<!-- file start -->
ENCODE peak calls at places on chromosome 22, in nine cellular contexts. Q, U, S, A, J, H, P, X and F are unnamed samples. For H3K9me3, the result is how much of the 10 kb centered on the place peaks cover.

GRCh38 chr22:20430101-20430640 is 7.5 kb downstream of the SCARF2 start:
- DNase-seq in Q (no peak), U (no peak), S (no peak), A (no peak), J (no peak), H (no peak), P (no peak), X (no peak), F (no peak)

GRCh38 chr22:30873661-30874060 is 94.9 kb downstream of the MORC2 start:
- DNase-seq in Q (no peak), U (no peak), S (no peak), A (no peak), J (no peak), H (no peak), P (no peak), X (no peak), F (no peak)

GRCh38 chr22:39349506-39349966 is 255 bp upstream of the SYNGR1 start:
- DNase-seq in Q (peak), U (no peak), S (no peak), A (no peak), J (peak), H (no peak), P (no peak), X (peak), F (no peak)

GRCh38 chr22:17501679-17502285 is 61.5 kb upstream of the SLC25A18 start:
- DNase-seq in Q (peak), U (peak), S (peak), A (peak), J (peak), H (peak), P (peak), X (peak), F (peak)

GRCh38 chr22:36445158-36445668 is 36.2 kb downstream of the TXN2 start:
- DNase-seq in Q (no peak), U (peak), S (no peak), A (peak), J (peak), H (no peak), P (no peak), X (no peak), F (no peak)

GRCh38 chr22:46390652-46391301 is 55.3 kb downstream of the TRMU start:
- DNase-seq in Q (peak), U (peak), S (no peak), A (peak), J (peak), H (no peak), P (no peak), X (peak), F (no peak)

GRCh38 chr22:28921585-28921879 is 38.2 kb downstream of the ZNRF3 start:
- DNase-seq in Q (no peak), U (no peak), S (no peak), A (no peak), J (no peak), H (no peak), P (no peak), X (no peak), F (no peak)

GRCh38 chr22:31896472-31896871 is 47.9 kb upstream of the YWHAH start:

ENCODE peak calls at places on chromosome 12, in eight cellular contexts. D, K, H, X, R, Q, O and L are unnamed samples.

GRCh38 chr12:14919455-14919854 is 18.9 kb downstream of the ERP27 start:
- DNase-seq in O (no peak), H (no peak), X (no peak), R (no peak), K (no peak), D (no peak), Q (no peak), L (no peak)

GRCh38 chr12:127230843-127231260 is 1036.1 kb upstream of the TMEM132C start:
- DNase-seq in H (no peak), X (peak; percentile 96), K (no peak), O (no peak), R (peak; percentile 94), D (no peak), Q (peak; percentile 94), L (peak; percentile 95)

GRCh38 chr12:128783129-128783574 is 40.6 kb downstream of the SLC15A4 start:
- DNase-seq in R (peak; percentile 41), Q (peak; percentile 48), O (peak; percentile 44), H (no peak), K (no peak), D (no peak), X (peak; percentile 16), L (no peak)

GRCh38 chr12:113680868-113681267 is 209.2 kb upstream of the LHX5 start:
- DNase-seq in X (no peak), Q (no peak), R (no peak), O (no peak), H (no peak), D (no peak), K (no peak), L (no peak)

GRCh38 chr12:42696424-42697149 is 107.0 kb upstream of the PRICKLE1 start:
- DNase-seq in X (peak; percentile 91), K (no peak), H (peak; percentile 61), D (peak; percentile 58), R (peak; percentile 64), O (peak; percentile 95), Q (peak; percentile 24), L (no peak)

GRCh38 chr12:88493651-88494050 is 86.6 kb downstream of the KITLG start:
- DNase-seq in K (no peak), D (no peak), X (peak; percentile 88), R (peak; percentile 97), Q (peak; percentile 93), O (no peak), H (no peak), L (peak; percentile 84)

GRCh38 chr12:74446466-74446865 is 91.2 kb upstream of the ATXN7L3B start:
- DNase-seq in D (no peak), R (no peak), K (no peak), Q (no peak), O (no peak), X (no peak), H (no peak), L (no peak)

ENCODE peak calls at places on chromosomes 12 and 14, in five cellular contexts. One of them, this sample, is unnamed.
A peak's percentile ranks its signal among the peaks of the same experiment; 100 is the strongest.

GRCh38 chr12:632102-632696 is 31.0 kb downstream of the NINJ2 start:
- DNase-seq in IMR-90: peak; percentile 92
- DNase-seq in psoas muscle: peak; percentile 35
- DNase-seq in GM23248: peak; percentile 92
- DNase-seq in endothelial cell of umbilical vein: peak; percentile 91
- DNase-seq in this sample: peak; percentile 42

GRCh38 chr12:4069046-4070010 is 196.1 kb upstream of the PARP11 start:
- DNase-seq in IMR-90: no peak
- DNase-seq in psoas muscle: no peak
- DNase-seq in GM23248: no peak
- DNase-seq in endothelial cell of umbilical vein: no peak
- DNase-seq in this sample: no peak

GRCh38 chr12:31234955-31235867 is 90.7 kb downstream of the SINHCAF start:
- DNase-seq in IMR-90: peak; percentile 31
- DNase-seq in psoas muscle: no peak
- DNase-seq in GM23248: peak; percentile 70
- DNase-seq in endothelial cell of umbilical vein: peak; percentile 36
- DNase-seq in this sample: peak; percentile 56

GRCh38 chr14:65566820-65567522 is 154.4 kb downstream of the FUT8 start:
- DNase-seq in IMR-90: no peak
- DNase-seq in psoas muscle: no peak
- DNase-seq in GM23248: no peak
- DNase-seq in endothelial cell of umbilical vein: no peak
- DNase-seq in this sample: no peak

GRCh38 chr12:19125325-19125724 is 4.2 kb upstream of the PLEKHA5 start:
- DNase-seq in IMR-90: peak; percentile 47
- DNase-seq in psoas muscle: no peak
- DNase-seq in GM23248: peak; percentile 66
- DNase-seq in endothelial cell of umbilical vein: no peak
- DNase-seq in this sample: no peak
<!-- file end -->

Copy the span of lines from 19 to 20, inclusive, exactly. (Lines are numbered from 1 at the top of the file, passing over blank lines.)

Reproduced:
- DNase-seq in O (no peak), H (no peak), X (no peak), R (no peak), K (no peak), D (no peak), Q (no peak), L (no peak)

GRCh38 chr12:127230843-127231260 is 1036.1 kb upstream of the TMEM132C start: